How to Find a List of Registered Investment Advisors

An investment adviser can help you grow your fortune.

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Every investor can benefit from good advice, whether you're buying stocks online or going through a stockbroker. A good investment adviser will guide you as you decide what to do with your money, letting you make the final choice. A directory of registered investment advisers can help you find an adviser you can trust.


You can find an investment adviser by searching the U.S. Security and Exchange Commission’s Investment Adviser Public Disclosure database. The Financial Industry Regulatory Authority also maintains a searchable database called BrokerCheck.

Starting Your Investment Adviser Search

Advisers who manage more than $110 million in assets are regulated by the SEC, while state securities regulators oversee advisers managing less than $100 million. FINRA maintains a database of both SEC- and state-registered advisers, called BrokerCheck, that you can search for up-to-date information.

You can also track down brokers using the IAPD database, maintained by the SEC. The SEC’s website also pulls information from BrokerCheck, so either way, you’ll get a look at advisers registered with both the SEC and the state.

What Are Investment Advisers?

If you’re looking for a list of all registered investment advisers, it’s important to first understand what their responsibilities are. Many people confuse investment advisers with stockbrokers and financial advisers. The biggest difference is that investment advisers are registered with either the SEC or a state securities regulator.

An investment adviser may also go by titles like asset manager, investment counselor or wealth manager. The best way to determine whether a professional is an investment adviser is to check with the SEC or state regulators. You may seek out an investment adviser for advice on stocks, but some also manage portfolios, help with financial planning and buy and sell stocks on behalf of their clients.

Searching Versus Directory

The way you approach any directory of registered investment advisers relies heavily on whether you’ve identified a potential match already. You can easily use these services to search for an adviser by name. But if you have no idea which adviser you want to use, you may want to take advantage of the SEC’s Investment Adviser Data download.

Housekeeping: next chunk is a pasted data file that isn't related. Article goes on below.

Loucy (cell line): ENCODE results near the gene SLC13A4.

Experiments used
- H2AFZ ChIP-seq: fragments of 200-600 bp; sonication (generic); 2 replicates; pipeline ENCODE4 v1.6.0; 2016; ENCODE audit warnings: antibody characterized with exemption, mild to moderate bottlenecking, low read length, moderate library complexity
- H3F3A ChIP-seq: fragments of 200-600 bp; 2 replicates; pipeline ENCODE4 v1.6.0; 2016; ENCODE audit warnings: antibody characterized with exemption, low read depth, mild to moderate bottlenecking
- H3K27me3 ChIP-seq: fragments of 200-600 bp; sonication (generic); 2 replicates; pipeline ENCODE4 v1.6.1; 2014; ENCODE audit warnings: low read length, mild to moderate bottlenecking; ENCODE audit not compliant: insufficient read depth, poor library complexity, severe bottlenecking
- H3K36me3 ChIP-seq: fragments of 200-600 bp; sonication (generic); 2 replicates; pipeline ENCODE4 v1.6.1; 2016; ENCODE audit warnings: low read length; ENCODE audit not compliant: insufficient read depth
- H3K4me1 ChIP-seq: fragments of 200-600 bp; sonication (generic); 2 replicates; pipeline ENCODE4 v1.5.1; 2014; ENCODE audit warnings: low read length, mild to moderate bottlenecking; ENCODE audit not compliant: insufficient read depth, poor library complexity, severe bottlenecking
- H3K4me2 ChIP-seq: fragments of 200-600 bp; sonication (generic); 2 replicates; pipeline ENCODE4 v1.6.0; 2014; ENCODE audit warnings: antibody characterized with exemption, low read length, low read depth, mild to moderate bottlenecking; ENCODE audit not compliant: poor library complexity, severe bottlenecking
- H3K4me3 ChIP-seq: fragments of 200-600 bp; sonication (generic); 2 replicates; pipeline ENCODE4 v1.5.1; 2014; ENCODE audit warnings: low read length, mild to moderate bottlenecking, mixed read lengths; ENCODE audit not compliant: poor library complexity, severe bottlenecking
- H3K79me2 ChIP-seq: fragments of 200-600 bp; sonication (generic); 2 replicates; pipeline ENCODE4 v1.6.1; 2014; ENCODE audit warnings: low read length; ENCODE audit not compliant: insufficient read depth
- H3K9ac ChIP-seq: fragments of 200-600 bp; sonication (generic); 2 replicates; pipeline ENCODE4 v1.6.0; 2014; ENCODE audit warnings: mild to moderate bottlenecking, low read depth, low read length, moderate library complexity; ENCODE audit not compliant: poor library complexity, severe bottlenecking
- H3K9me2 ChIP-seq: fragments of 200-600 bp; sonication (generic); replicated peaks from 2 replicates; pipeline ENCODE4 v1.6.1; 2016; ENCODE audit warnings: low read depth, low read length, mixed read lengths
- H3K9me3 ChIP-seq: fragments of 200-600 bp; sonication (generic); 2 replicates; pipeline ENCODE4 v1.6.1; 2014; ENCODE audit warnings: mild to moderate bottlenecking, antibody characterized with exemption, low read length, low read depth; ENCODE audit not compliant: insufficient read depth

When you pull the Investment Adviser Data download, you’ll get a list of all registered investment advisers for a designated area in XML format. You can also use FINRA’s BrokerCheck to browse a list of all brokers that have been barred, as well as those who have had actions filed by the SEC.

Finding Out About Disciplinary Action

Whichever directory of registered investment advisers you consult, pay close attention to any disciplinary action that might apply. Both BrokerCheck and the IAPD database include information on any disciplinary action that has been filed against a professional. If you still have questions, though, you can contact FINRA at 800-289-9999.

Once registered, an investment adviser is required to file an updated report with the SEC or state officials on a regular basis. If there are any disciplinary events, they must be reported as soon as possible after they occur. Those events include criminal convictions, administrative proceedings with regulators and court judgments. The information should be included in any list of all registered investment advisers.

Becoming an Investment Adviser

As part of your investment adviser search, you may wonder what qualifications an investment adviser has before registering with regulators. Before you can register as an investment adviser with the SEC or state regulators, you’ll need to pass the Series 65 exam, which ensures you understand laws, regulations, ethics and other topics related to helping clients with their finances.

Once you’ve passed the exam, you’ll qualify to apply. However, many investment advisers find that in order to win over the clients that find them through an investment adviser search, they need to have either a Certified Financial Planner or Chartered Financial Analyst designation next to their name. In some states, you may find that simply having this classification will allow you to skip the Series 65 exam, so be sure to check before you take the test.